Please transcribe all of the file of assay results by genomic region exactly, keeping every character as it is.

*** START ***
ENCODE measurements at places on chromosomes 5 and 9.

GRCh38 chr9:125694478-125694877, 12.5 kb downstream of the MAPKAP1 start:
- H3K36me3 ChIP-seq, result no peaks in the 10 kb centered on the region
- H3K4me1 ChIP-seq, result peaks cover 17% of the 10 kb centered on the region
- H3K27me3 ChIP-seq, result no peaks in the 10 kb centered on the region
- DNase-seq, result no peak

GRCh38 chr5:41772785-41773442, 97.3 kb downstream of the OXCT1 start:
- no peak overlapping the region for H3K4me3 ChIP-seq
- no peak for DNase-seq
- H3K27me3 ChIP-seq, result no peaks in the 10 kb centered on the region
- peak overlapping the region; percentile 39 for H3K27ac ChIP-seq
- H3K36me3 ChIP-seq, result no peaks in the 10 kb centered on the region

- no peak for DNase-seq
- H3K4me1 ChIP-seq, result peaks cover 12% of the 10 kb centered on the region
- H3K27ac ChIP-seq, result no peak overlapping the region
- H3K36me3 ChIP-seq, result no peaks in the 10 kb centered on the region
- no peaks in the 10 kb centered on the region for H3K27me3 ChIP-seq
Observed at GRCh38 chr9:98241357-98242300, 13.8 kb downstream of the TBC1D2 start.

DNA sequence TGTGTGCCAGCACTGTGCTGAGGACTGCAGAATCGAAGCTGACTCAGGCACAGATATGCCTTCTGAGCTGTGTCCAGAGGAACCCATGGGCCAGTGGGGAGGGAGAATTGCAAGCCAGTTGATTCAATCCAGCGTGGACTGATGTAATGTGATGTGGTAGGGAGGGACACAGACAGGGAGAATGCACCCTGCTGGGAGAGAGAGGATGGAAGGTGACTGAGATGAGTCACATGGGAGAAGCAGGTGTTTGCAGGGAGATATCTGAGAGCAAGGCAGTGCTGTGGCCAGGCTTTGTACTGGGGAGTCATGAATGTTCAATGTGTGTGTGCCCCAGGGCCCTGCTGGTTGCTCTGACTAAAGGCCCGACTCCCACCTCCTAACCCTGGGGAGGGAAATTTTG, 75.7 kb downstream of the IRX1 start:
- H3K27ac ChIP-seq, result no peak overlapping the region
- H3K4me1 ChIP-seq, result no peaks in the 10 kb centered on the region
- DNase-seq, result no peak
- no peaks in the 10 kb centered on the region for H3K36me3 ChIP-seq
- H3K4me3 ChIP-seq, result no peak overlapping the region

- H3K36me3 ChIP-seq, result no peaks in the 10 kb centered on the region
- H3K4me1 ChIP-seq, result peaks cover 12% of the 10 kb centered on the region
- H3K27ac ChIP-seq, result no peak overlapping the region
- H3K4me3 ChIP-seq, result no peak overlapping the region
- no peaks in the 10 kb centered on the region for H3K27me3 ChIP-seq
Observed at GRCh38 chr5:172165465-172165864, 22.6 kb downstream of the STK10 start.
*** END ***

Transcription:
ENCODE measurements at places on chromosomes 5 and 9.

GRCh38 chr9:125694478-125694877, 12.5 kb downstream of the MAPKAP1 start:
- H3K36me3 ChIP-seq, result no peaks in the 10 kb centered on the region
- H3K4me1 ChIP-seq, result peaks cover 17% of the 10 kb centered on the region
- H3K27me3 ChIP-seq, result no peaks in the 10 kb centered on the region
- DNase-seq, result no peak

GRCh38 chr5:41772785-41773442, 97.3 kb downstream of the OXCT1 start:
- no peak overlapping the region for H3K4me3 ChIP-seq
- no peak for DNase-seq
- H3K27me3 ChIP-seq, result no peaks in the 10 kb centered on the region
- peak overlapping the region; percentile 39 for H3K27ac ChIP-seq
- H3K36me3 ChIP-seq, result no peaks in the 10 kb centered on the region

- no peak for DNase-seq
- H3K4me1 ChIP-seq, result peaks cover 12% of the 10 kb centered on the region
- H3K27ac ChIP-seq, result no peak overlapping the region
- H3K36me3 ChIP-seq, result no peaks in the 10 kb centered on the region
- no peaks in the 10 kb centered on the region for H3K27me3 ChIP-seq
Observed at GRCh38 chr9:98241357-98242300, 13.8 kb downstream of the TBC1D2 start.

DNA sequence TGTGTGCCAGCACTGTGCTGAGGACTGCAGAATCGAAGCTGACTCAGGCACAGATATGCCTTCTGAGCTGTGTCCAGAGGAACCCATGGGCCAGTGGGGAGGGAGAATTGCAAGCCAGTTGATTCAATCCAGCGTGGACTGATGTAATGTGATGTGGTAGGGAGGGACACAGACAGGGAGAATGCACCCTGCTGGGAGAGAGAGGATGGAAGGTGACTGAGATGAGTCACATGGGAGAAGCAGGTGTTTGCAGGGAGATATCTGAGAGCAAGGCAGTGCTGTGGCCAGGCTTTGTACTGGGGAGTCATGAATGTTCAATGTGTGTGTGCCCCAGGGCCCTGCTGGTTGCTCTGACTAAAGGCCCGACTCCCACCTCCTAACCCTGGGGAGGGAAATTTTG, 75.7 kb downstream of the IRX1 start:
- H3K27ac ChIP-seq, result no peak overlapping the region
- H3K4me1 ChIP-seq, result no peaks in the 10 kb centered on the region
- DNase-seq, result no peak
- no peaks in the 10 kb centered on the region for H3K36me3 ChIP-seq
- H3K4me3 ChIP-seq, result no peak overlapping the region

- H3K36me3 ChIP-seq, result no peaks in the 10 kb centered on the region
- H3K4me1 ChIP-seq, result peaks cover 12% of the 10 kb centered on the region
- H3K27ac ChIP-seq, result no peak overlapping the region
- H3K4me3 ChIP-seq, result no peak overlapping the region
- no peaks in the 10 kb centered on the region for H3K27me3 ChIP-seq
Observed at GRCh38 chr5:172165465-172165864, 22.6 kb downstream of the STK10 start.